One of my favorites was "A Stronger America," which was also a slogan of John Kerry’s. It just sounds good and it sounds patriotic and it makes you feel proud. But when you think about it – what does stronger mean? Stronger than we are or used to be? How do you measure that? Maybe, it one of those things in life that we know, we understand and we feel, but we cannot put it into words? Maybe slogans that give us good feelings are what the politicians are trying to do. Another popular slogan was "A Safer World and a More Hopeful America," which was very catchy. Again, it sounds great, it sound very patriotic and it gives one a good feeling, but the meaning? How do we measure a safer world? And a more hopeful America, is- more hopeful than … average? Maybe it means more hopeful in the future, so we can believe in the future….yea, that’s like a future you can believe in, well maybe… I’m not sure. It can be confusing for me, maybe if it just sounds good and sound patriotic, then it gives us a good feeling and we like it.

The word "change" is often used in slogans. "For People, for a Change," "It's Time to Change America," "Change We Can Believe In," "Change We Need," "It’s Time for a Change," "Some People Talk Change, Others Cause It," "A Leader, For a Change," are all slogans from our life time, well - my life time. The word CHANGE can be powerful and have strong connotations and emotions. Of course words like new, better and stronger - also denote some kind of change.

While change sounds nice, it can also be a complex and difficult idea. It literally means that something different will occur, and while many people say they like that, when it involves them – they don’t like it.

Someone once said that "I don’t mind change, as long as it does not affect me."

Many people in our society say they don’t like things – as they are – which means that they want change, some kind of change. So if you believe problems exists you understand that to correct a problem -something has to change. I belong to several curmudgeon type clubs; they are generally informal groups that are elderly that seem to know everything. An informal requirement to belong to a curmudgeon club is to have a penchant for complaining. Almost to a person they don’t like things as they are, and almost to a person they see no reason to change. My conclusion is that while many people say they want change, they are not talking about themselves; they are talking about how others should change. It’ the, I am alright, but you need to change syndrome.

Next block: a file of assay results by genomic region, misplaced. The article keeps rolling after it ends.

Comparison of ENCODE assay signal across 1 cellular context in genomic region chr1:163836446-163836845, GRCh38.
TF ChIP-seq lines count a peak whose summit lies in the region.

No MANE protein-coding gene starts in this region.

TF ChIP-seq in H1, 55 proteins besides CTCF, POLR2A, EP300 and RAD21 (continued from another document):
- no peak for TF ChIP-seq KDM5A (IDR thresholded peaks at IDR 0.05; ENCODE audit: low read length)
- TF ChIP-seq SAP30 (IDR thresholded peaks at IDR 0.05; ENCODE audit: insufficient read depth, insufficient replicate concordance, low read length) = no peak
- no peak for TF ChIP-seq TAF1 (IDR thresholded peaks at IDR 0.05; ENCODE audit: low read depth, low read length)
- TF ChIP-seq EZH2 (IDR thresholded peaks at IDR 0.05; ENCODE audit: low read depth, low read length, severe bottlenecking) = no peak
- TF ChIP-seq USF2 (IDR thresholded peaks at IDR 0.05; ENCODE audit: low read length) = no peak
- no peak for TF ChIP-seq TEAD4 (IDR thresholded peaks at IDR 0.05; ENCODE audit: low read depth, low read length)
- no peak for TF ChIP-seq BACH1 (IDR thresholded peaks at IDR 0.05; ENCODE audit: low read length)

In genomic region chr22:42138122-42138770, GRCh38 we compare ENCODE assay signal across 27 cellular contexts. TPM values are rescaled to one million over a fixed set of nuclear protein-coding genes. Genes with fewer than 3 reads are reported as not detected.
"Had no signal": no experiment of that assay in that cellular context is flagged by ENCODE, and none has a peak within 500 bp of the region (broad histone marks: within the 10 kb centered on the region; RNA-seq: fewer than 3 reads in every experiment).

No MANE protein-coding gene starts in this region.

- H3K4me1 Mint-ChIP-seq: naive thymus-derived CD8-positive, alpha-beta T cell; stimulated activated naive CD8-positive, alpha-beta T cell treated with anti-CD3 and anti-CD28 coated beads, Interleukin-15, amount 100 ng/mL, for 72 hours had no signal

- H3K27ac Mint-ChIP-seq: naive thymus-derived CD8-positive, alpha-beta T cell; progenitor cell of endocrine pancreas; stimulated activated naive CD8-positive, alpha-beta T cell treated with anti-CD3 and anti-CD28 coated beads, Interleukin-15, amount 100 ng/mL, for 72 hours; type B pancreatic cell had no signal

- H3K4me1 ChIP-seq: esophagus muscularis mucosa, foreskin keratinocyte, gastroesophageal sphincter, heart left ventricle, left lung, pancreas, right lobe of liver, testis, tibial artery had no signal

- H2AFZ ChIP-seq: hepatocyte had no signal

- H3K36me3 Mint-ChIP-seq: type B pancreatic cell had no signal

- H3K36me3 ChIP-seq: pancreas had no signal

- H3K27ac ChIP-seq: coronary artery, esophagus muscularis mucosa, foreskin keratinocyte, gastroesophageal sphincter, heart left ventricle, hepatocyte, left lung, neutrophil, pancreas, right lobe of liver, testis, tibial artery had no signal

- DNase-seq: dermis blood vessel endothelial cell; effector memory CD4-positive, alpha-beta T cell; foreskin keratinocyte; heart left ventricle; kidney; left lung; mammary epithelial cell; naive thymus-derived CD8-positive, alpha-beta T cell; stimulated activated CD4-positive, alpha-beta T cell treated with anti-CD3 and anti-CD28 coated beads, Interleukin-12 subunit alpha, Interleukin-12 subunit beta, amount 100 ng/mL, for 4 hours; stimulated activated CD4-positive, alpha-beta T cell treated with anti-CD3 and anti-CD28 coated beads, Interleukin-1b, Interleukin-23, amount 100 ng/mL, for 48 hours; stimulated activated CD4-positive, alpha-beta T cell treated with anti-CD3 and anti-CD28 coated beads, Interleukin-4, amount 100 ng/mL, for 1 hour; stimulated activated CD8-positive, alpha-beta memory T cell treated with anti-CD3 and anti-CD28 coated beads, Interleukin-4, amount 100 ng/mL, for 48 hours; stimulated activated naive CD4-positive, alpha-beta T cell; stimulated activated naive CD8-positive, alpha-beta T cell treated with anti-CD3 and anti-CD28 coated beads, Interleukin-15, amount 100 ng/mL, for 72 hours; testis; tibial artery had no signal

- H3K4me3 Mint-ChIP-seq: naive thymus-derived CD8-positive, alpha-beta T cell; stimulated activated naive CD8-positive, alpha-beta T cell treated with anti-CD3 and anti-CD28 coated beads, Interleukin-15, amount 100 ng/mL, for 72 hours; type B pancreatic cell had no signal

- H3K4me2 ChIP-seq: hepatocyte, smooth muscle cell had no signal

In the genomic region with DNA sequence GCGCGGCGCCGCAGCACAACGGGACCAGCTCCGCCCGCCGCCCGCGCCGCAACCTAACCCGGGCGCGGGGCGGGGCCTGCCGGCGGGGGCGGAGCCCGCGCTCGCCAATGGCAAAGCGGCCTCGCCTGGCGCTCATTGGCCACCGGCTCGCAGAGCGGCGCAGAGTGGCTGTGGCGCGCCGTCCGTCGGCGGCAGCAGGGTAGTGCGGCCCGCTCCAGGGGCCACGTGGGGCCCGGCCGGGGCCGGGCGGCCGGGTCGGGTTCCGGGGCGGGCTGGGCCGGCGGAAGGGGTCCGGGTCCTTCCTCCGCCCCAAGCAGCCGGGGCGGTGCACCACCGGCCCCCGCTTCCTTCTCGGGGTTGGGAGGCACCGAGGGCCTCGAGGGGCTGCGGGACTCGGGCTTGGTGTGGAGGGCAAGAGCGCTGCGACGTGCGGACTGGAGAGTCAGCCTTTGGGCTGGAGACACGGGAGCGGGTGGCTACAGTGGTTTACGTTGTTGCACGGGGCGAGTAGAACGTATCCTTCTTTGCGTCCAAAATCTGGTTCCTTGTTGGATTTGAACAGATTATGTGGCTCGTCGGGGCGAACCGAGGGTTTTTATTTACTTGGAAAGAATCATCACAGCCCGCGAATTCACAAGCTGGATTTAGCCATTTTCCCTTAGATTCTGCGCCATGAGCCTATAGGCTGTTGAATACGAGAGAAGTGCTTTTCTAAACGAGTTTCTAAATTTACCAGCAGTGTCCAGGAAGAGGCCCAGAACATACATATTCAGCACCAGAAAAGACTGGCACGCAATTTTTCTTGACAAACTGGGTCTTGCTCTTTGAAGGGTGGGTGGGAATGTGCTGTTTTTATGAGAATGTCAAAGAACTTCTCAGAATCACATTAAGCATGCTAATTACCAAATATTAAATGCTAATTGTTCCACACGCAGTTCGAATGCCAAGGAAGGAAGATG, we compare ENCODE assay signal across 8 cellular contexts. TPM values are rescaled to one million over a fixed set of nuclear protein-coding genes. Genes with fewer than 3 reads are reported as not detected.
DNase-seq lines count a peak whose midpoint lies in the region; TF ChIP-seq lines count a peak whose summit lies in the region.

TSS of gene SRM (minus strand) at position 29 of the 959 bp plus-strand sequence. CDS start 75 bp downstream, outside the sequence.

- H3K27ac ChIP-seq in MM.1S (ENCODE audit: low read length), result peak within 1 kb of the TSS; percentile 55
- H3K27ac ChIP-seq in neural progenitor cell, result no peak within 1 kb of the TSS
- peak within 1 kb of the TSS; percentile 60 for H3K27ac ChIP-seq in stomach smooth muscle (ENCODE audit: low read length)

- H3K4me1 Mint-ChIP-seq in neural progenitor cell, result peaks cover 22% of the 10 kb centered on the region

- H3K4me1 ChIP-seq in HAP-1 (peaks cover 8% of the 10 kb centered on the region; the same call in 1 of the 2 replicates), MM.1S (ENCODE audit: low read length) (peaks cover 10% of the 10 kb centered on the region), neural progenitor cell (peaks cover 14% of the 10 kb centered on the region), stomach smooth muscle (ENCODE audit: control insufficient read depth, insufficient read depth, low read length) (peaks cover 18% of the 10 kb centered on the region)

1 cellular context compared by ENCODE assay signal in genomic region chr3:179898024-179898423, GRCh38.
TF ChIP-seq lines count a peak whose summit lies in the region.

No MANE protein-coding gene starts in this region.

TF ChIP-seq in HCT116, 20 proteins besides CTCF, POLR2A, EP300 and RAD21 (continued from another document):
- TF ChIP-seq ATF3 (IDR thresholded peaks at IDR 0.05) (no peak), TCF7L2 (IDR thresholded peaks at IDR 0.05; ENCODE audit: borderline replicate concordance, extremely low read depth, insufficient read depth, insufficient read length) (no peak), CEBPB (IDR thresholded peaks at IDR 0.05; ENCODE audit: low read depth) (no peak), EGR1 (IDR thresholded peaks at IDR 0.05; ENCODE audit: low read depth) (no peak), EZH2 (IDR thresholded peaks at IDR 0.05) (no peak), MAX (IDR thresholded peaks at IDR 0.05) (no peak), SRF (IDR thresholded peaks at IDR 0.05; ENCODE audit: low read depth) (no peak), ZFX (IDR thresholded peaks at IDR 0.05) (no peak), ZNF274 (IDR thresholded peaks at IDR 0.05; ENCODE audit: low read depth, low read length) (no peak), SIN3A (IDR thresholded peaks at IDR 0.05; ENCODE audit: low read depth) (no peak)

Another view is that the country has changed and there are large segments of our society that don’t agree with the changes, so again they want the changes reversed, which is a change. The congress has voted over 50 times to repeal the Affordable Health Care Act, which could also be called reverse change. Some people still want Social Security and Medicare repealed and you would think those are settled issues. Of course no matter which party occupies the white house, the other party wants a change, meaning they want to occupy the white house.

Maybe all of this is just part of American Exceptionalism. We all know that the knowledge we have – is correct, so anything does not fit with what we know - is probably wrong. We also know that our political party is better than the other party. And we know that if the other party is elected, our world will end. Of course if our world ends, that is not a future we can believe in. But if we defeat the other party, we could be more hopeful and maybe even stronger. Yea, …that’s it, well maybe - maybe we could just hope!

Read other articles by Shannon Bohrer